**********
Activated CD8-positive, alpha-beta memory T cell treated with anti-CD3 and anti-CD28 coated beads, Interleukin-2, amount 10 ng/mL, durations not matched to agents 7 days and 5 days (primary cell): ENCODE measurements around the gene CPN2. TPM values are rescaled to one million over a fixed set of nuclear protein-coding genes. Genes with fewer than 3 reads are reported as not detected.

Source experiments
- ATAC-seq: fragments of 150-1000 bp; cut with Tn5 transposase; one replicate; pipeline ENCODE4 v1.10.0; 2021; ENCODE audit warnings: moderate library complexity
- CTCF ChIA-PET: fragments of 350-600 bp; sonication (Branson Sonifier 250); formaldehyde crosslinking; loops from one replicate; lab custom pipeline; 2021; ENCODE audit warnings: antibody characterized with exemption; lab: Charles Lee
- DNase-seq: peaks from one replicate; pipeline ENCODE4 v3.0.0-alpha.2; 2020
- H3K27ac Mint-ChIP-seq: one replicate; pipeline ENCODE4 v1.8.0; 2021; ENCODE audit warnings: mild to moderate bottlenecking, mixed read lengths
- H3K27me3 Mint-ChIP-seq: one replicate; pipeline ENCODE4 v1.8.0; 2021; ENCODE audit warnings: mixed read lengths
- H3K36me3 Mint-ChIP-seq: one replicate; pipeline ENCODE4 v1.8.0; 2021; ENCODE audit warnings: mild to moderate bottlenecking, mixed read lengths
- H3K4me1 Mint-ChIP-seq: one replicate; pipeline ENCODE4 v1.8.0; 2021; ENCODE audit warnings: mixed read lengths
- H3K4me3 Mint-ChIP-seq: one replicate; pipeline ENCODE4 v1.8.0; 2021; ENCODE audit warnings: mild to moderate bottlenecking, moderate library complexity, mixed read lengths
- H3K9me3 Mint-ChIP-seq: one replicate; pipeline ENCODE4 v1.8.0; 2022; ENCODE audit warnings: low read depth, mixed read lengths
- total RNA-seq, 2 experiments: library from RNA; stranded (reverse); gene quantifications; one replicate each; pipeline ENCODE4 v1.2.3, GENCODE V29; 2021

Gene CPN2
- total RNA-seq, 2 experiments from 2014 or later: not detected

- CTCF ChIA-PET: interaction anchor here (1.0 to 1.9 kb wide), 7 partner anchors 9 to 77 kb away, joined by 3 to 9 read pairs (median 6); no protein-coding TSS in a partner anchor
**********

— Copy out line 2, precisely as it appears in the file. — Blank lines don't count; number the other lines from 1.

Source experiments